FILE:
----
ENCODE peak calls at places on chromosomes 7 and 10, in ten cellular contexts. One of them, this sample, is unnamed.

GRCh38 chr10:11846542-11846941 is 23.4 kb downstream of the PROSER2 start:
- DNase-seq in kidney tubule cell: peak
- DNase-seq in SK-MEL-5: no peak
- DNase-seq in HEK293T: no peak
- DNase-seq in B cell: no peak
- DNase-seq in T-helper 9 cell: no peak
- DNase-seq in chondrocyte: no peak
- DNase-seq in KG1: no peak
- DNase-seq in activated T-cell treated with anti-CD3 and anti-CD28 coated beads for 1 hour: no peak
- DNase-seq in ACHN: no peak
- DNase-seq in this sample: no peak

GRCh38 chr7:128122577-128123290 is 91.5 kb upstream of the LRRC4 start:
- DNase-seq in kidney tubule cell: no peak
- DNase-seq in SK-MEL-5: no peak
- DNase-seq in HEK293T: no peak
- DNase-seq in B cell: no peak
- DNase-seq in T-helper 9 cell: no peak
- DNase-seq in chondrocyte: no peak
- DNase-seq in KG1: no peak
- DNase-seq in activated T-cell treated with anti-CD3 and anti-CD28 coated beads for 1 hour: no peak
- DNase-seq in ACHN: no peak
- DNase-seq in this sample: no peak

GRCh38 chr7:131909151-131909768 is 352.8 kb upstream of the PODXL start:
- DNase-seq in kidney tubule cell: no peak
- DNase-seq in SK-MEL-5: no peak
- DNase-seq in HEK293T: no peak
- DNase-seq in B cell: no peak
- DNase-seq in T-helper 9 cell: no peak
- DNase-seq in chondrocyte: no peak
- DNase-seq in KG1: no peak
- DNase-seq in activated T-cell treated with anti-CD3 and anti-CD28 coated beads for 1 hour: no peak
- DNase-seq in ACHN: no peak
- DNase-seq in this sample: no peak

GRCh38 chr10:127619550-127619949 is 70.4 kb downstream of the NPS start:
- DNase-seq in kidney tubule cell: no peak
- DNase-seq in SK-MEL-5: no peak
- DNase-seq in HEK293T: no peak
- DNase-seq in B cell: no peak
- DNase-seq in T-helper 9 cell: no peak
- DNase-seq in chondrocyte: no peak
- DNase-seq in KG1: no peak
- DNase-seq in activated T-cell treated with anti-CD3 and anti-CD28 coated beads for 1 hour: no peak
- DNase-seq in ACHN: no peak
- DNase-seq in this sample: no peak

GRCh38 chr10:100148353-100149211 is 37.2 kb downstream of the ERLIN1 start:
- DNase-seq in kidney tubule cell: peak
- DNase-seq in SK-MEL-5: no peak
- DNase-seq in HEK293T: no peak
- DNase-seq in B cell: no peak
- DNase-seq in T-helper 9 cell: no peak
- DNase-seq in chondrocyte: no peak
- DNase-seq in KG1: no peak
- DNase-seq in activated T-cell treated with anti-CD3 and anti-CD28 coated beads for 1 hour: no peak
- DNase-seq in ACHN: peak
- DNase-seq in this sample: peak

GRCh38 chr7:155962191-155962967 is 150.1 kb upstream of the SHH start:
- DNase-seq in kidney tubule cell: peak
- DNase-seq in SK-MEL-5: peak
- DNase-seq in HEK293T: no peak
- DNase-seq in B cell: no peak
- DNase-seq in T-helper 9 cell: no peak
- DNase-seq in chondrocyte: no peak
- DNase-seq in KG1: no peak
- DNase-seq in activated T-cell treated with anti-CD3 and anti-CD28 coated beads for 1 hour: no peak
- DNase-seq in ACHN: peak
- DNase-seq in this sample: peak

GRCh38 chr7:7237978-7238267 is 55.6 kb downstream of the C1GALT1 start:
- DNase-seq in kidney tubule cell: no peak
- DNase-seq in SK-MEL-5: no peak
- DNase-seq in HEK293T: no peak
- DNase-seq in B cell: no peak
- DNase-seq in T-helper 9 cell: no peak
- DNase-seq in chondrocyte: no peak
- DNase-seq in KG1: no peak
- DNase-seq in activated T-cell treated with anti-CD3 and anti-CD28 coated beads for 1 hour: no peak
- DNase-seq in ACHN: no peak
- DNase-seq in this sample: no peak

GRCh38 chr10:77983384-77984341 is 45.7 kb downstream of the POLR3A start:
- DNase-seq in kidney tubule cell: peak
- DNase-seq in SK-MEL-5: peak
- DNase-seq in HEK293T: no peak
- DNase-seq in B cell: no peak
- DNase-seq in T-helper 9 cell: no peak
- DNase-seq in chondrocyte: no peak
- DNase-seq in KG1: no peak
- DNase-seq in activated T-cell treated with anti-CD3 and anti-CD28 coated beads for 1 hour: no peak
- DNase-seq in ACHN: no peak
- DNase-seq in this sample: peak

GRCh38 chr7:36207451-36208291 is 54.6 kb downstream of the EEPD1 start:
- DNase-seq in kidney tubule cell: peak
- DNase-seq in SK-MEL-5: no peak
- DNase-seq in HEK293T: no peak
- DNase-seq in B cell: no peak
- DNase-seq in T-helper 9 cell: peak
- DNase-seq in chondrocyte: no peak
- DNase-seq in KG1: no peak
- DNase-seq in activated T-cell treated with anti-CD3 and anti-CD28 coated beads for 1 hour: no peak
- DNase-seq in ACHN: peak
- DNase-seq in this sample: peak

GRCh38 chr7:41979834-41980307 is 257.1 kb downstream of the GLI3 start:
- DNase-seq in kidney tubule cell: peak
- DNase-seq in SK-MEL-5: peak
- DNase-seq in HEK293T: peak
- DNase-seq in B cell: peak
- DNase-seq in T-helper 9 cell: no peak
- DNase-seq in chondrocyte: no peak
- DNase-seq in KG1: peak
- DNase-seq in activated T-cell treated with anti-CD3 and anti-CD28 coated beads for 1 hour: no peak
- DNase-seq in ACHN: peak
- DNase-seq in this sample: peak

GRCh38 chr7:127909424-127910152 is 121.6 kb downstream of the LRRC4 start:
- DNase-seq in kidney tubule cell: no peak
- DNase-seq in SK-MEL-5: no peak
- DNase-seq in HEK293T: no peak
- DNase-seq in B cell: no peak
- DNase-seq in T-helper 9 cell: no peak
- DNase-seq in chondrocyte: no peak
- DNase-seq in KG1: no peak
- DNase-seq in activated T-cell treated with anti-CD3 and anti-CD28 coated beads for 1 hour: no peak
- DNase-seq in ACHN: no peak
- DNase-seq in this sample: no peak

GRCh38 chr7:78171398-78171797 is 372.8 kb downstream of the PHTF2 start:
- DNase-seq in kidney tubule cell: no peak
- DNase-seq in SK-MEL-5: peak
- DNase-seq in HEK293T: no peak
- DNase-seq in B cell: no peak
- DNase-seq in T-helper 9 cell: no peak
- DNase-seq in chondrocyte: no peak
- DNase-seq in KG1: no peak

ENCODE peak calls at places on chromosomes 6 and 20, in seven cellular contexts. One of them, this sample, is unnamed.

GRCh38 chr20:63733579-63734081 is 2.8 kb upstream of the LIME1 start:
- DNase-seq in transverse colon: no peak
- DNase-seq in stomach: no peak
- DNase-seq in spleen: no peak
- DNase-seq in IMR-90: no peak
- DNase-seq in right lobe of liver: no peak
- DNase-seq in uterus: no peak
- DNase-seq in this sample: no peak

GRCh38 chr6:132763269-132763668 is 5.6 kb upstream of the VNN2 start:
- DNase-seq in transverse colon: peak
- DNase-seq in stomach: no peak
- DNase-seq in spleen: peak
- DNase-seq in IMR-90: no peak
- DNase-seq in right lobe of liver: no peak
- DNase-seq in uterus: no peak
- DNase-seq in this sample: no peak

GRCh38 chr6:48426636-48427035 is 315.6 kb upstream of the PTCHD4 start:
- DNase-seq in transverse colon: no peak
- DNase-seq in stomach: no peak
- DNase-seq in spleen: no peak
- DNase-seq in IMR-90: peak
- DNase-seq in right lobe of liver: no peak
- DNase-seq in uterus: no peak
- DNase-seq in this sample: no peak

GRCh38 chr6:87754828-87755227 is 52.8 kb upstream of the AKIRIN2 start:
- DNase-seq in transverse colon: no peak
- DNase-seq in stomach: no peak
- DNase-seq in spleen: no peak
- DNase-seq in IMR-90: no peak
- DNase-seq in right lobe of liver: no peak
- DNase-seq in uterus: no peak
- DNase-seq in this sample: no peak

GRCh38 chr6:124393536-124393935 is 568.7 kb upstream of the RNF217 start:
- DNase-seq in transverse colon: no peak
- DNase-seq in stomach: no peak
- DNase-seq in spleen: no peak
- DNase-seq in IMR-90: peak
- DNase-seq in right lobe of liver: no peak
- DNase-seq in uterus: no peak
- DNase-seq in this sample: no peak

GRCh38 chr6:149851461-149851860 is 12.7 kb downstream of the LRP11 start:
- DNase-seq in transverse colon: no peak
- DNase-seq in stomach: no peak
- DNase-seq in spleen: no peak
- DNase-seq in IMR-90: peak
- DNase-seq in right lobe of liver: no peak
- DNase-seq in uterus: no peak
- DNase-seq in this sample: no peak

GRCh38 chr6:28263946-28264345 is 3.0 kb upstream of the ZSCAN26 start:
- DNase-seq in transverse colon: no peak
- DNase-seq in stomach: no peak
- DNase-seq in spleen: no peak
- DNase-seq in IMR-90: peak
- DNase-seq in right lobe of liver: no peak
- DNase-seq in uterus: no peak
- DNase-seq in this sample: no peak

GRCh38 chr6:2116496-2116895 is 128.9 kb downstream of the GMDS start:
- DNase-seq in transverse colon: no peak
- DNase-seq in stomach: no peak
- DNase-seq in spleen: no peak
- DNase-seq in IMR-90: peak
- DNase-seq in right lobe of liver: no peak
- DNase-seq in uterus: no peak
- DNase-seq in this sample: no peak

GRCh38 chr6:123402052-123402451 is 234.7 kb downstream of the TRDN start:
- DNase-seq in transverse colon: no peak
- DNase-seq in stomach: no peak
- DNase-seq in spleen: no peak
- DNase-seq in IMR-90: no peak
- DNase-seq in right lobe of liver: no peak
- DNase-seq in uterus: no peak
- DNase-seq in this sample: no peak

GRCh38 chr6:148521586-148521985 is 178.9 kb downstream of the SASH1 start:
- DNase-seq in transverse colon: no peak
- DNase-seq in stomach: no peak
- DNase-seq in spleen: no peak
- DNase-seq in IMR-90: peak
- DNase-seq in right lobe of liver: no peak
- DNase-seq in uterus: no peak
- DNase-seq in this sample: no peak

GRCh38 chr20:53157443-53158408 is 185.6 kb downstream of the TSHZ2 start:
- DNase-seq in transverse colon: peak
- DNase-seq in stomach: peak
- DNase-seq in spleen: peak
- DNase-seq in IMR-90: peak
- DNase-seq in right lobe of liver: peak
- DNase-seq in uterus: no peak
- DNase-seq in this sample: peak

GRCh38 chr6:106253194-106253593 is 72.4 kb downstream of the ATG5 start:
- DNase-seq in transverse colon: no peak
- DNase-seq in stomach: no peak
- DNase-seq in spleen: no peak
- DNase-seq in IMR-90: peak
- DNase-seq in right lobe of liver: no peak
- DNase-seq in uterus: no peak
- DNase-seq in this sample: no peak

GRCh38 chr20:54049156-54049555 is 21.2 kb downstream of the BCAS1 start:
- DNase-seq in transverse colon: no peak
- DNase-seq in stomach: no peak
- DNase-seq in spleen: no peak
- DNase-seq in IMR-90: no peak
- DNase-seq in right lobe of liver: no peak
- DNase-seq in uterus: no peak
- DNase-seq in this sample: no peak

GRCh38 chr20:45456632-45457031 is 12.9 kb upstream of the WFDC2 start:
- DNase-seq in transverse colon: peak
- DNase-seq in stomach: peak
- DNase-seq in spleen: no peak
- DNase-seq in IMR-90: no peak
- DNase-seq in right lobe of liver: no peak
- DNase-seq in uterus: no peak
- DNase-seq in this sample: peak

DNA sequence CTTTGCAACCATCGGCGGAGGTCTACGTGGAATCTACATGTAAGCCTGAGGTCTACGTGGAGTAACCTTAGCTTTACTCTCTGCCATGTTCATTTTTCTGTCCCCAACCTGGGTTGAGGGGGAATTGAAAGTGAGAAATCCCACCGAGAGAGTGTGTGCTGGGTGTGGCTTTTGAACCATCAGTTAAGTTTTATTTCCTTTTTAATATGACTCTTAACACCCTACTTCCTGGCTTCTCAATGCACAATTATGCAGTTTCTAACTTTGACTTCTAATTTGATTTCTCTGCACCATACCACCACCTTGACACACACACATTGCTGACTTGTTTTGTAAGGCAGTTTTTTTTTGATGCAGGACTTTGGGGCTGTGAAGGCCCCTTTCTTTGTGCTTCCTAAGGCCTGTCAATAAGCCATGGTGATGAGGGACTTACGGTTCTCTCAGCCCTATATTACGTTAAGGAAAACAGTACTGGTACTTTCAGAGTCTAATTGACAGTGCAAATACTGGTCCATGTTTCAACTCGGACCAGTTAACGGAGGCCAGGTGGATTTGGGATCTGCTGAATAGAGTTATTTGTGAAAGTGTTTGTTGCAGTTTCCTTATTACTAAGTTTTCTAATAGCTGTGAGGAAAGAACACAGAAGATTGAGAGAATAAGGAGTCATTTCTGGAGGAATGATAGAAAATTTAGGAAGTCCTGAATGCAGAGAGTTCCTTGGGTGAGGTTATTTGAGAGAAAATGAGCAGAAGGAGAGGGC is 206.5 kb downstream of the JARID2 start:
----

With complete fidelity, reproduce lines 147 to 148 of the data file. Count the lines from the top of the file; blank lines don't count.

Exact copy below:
- DNase-seq in this sample: no peak

GRCh38 chr6:48426636-48427035 is 315.6 kb upstream of the PTCHD4 start: